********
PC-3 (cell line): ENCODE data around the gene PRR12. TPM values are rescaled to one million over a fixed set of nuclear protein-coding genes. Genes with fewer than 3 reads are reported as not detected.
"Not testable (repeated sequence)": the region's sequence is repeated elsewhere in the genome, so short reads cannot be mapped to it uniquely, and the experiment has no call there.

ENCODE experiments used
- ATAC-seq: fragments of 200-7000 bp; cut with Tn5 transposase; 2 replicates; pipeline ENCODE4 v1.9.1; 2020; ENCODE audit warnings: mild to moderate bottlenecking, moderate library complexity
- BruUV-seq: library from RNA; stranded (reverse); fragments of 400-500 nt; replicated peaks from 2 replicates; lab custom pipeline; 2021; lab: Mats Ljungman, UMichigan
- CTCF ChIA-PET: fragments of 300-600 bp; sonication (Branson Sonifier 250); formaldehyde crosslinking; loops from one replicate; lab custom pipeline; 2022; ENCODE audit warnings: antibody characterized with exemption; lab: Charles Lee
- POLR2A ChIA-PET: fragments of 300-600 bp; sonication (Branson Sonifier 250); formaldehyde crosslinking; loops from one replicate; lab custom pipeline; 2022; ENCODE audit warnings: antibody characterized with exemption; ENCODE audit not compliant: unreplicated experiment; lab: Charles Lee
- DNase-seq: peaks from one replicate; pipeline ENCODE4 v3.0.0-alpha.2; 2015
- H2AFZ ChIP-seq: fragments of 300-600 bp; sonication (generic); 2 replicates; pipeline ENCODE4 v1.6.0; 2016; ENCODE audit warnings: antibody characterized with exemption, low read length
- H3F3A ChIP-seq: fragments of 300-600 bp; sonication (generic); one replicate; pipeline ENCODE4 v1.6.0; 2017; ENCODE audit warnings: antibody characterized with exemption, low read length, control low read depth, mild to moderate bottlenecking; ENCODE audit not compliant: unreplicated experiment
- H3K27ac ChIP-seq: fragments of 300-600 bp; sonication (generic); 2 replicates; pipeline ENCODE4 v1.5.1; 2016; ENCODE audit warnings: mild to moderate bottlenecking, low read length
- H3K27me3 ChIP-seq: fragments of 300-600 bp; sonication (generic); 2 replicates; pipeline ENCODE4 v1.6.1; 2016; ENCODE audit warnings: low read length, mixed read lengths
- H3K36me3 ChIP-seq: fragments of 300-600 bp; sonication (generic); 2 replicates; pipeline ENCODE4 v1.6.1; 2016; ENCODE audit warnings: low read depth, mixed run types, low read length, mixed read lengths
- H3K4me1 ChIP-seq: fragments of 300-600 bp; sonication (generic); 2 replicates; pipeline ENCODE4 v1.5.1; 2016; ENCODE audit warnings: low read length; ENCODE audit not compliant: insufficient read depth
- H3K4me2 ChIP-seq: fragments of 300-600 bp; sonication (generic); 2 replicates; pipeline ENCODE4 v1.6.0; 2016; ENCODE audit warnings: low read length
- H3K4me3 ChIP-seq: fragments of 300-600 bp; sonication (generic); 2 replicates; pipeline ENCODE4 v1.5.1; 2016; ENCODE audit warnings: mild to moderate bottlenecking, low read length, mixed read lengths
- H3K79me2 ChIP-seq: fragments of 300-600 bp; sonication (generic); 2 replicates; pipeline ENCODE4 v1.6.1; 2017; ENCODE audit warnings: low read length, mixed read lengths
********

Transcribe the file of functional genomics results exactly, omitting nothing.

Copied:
PC-3 (cell line): ENCODE data around the gene PRR12. TPM values are rescaled to one million over a fixed set of nuclear protein-coding genes. Genes with fewer than 3 reads are reported as not detected.
"Not testable (repeated sequence)": the region's sequence is repeated elsewhere in the genome, so short reads cannot be mapped to it uniquely, and the experiment has no call there.

ENCODE experiments used
- ATAC-seq: fragments of 200-7000 bp; cut with Tn5 transposase; 2 replicates; pipeline ENCODE4 v1.9.1; 2020; ENCODE audit warnings: mild to moderate bottlenecking, moderate library complexity
- BruUV-seq: library from RNA; stranded (reverse); fragments of 400-500 nt; replicated peaks from 2 replicates; lab custom pipeline; 2021; lab: Mats Ljungman, UMichigan
- CTCF ChIA-PET: fragments of 300-600 bp; sonication (Branson Sonifier 250); formaldehyde crosslinking; loops from one replicate; lab custom pipeline; 2022; ENCODE audit warnings: antibody characterized with exemption; lab: Charles Lee
- POLR2A ChIA-PET: fragments of 300-600 bp; sonication (Branson Sonifier 250); formaldehyde crosslinking; loops from one replicate; lab custom pipeline; 2022; ENCODE audit warnings: antibody characterized with exemption; ENCODE audit not compliant: unreplicated experiment; lab: Charles Lee
- DNase-seq: peaks from one replicate; pipeline ENCODE4 v3.0.0-alpha.2; 2015
- H2AFZ ChIP-seq: fragments of 300-600 bp; sonication (generic); 2 replicates; pipeline ENCODE4 v1.6.0; 2016; ENCODE audit warnings: antibody characterized with exemption, low read length
- H3F3A ChIP-seq: fragments of 300-600 bp; sonication (generic); one replicate; pipeline ENCODE4 v1.6.0; 2017; ENCODE audit warnings: antibody characterized with exemption, low read length, control low read depth, mild to moderate bottlenecking; ENCODE audit not compliant: unreplicated experiment
- H3K27ac ChIP-seq: fragments of 300-600 bp; sonication (generic); 2 replicates; pipeline ENCODE4 v1.5.1; 2016; ENCODE audit warnings: mild to moderate bottlenecking, low read length
- H3K27me3 ChIP-seq: fragments of 300-600 bp; sonication (generic); 2 replicates; pipeline ENCODE4 v1.6.1; 2016; ENCODE audit warnings: low read length, mixed read lengths
- H3K36me3 ChIP-seq: fragments of 300-600 bp; sonication (generic); 2 replicates; pipeline ENCODE4 v1.6.1; 2016; ENCODE audit warnings: low read depth, mixed run types, low read length, mixed read lengths
- H3K4me1 ChIP-seq: fragments of 300-600 bp; sonication (generic); 2 replicates; pipeline ENCODE4 v1.5.1; 2016; ENCODE audit warnings: low read length; ENCODE audit not compliant: insufficient read depth
- H3K4me2 ChIP-seq: fragments of 300-600 bp; sonication (generic); 2 replicates; pipeline ENCODE4 v1.6.0; 2016; ENCODE audit warnings: low read length
- H3K4me3 ChIP-seq: fragments of 300-600 bp; sonication (generic); 2 replicates; pipeline ENCODE4 v1.5.1; 2016; ENCODE audit warnings: mild to moderate bottlenecking, low read length, mixed read lengths
- H3K79me2 ChIP-seq: fragments of 300-600 bp; sonication (generic); 2 replicates; pipeline ENCODE4 v1.6.1; 2017; ENCODE audit warnings: low read length, mixed read lengths